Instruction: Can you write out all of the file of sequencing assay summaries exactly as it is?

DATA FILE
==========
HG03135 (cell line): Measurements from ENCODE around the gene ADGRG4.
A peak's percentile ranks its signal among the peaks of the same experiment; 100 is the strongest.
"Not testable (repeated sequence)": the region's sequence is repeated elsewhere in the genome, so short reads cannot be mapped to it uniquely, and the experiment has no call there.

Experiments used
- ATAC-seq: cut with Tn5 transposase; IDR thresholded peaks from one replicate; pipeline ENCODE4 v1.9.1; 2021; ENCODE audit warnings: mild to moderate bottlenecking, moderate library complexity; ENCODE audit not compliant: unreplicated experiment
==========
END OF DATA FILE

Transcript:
HG03135 (cell line): Measurements from ENCODE around the gene ADGRG4.
A peak's percentile ranks its signal among the peaks of the same experiment; 100 is the strongest.
"Not testable (repeated sequence)": the region's sequence is repeated elsewhere in the genome, so short reads cannot be mapped to it uniquely, and the experiment has no call there.

Experiments used
- ATAC-seq: cut with Tn5 transposase; IDR thresholded peaks from one replicate; pipeline ENCODE4 v1.9.1; 2021; ENCODE audit warnings: mild to moderate bottlenecking, moderate library complexity; ENCODE audit not compliant: unreplicated experiment